WHO insists AstraZeneca vaccine safe as jab faces new setbacks

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  • The World Health Organistion says there is no reason to stop using AstraZeneca's Covid-19 vaccine following the suspension of vaccine rollout by several countries over blood clot fears. 
  • Thailand became the latest country to pause use of AstraZeneca's Covid-19 vaccine, saying they are waiting for the results of investigations into potential side effects.
  • However, here's no evidence yet that AstraZeneca's vaccine causes blood clots, and according to experts say any risks are outweighed by the shot's benefits.

The World Health Organisation said on Friday there was no reason to stop using AstraZeneca's Covid-19 jab after several countries suspended rollout over blood clot fears, while the hard-hit United States exceeded 100 million doses of vaccine administered to its people.

The WHO, which said its vaccines advisory committee was examining the safety data coming in, stressed that no causal link has been established between the AstraZeneca vaccine and clotting.

"Yes, we should continue using the AstraZeneca vaccine," WHO spokeswoman Margaret Harris added, stressing that any concerns over safety must be investigated.

UK-based AstraZeneca insisted its jab was safe, adding there is "no evidence" of higher blood clot risks.

New lockdown in Italy

Despite hopes that vaccines will pave the way to a return to normality, hard-hit Italy announced tough new restrictions in much of the country, with Prime Minister Mario Draghi warning the country faced "a new wave" of infections.

One year after it became the first European country to face a major outbreak, Italy is again struggling with the rapid spread of Covid-19, this time fuelled by new, more contagious variants.

Schools, restaurants, shops and museums were ordered to close across most regions of Italy, including Rome and Milan from next week.

Greek authorities spoke of a "serious epidemiological situation" and warned of a third wave as infections mount in Athens and other major towns.

Health experts there warned that restriction measures in place, including school closures in major conurbations, would be extended again.

Disneyland Paris, one of Europe's biggest tourist attractions, said it will not be able to reopen as planned on 2 April as infections remain stubbornly high in France.

Another possible side effect

The shadow cast over the AstraZeneca jab is adding to the European Union's problems distributing vaccines.

Denmark, Norway and Iceland paused use of the drugmaker's shot as a precaution after isolated reports of recipients developing blood clots.

Italy and Austria have banned the use of jabs from separate batches of AstraZeneca, and Thailand and Bulgaria said this week they would delay rollout.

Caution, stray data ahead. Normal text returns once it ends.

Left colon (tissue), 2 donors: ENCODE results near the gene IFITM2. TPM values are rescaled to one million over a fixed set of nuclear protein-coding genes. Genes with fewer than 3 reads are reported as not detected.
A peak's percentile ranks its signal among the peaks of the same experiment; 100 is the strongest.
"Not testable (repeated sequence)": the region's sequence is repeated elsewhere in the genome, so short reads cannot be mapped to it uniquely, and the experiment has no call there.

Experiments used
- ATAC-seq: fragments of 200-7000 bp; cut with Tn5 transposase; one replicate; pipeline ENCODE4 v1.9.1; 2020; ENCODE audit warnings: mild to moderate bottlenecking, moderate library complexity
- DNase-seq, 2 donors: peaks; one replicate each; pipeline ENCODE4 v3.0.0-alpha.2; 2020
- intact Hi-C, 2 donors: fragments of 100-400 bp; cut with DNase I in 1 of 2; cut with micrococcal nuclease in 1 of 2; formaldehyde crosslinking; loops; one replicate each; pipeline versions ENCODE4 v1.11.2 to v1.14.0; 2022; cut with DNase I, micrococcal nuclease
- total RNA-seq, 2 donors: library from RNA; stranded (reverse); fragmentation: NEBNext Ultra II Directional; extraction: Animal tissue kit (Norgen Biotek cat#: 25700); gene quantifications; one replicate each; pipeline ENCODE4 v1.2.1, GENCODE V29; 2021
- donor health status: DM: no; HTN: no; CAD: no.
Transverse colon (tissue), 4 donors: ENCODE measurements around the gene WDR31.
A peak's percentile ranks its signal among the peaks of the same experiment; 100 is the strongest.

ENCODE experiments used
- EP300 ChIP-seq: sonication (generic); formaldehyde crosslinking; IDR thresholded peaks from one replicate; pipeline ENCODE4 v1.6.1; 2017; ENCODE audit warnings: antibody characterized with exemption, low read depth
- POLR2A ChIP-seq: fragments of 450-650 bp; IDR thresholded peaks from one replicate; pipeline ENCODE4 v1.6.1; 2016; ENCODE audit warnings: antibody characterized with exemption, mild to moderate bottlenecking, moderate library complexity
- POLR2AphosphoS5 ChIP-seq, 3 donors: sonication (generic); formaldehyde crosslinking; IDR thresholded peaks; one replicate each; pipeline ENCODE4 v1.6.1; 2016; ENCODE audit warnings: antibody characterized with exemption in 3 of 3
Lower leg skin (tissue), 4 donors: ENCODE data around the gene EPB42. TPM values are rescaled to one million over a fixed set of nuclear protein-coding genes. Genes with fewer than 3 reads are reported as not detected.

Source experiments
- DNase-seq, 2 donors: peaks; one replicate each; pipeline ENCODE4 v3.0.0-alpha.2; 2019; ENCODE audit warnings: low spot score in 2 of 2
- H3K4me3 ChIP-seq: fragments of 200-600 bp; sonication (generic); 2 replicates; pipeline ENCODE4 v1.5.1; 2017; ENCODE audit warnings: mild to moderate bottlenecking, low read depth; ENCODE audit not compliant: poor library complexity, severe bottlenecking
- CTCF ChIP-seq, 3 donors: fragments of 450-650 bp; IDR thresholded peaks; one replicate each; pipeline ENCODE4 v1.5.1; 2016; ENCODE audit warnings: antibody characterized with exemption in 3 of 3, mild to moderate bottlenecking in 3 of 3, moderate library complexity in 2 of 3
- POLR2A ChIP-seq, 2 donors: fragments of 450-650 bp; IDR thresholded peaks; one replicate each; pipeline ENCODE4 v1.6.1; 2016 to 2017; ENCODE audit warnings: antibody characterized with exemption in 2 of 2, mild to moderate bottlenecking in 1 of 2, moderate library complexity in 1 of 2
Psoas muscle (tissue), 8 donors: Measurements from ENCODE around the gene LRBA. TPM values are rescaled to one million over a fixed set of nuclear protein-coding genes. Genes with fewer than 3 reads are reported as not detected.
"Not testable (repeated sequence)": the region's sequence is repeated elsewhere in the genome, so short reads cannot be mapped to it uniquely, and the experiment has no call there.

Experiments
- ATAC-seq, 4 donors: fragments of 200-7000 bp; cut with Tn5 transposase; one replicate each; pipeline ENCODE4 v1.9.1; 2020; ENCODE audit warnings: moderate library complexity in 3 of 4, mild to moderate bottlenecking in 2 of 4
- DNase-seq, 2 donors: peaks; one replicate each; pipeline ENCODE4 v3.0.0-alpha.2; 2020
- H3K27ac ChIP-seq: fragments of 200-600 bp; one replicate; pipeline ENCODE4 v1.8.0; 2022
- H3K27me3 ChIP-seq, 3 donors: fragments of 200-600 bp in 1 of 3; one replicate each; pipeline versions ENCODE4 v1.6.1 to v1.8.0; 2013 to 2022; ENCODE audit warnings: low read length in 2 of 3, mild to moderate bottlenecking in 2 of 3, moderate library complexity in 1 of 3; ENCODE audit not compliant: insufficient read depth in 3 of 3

In Spain at least five regions said they had suspended use of AstraZeneca vaccines from the suspect batch banned by Austria as a precautionary measure.

But several other countries, including Australia, said they would continue their rollouts as they had found no reason to alter course. Canada also said there was no evidence the jab causes adverse reactions.

In a fresh hit, the EU's drug regulator said severe allergies should be added to the possible side effects of the AstraZeneca vaccine after some likely links were found in Britain.

'Secret contracts'

Austria's Chancellor Sebastian Kurz suggested some European countries may have signed "secret contracts" with vaccine companies to receive more doses than they were entitled to based on EU rules.

EU members have agreed that vaccines should be distributed among countries based on population size, but Kurz said that after comparing the total procurement figures of member states, it became clear that "deliveries do not follow the per capita quota system".

Despite setbacks elsewhere, US President Joe Biden offered hope to his country, which has battled the largest outbreak in the world.

He vowed a return to some kind of normality by 4 July, marking the national holiday as his target for "independence" from the virus.

After a shaky start, the US has ramped up its vaccination programme, following the advice of scientists who say jabs are the only way out of a pandemic that has killed 2.6 million people around the world.

The Centers for Disease Control and Prevention said 100 million vaccine doses have been administered in the US, around 30 percent of the world's total of shots in arms so far.

ANALYSIS | EU's vaccine rollout is going so badly that Russia, China are now stepping in to take advantage

There was also encouraging news as the WHO approved Johnson & Johnson's Covid-19 vaccine, paving the way for an additional 500 million doses to enter the Covax global vaccine-sharing scheme.

"Every new, safe and effective tool against Covid-19 is another step closer to controlling the pandemic," said WHO chief Tedros Adhanom Ghebreyesus.

The news comes after the single-dose jab won approval from the European Union on Thursday.

It has also received the green light from regulators in the United States, Canada, South Africa and France - which on Friday topped 90 000 coronavirus fatalities.

Meanwhile it was announced that India will manufacture at least one billion more Covid-19 vaccine doses by the end of next year in a joint initiative with the United States, Japan and Australia.

Following the nations' first four-way summit, Biden's national security advisor, Jake Sullivan, said the so-called Quad had made a "massive joint commitment" to vaccines.

"The Quad committed to delivering up to one billion doses to ASEAN, the Indo-Pacific and beyond by the end of 2022," Sullivan said.

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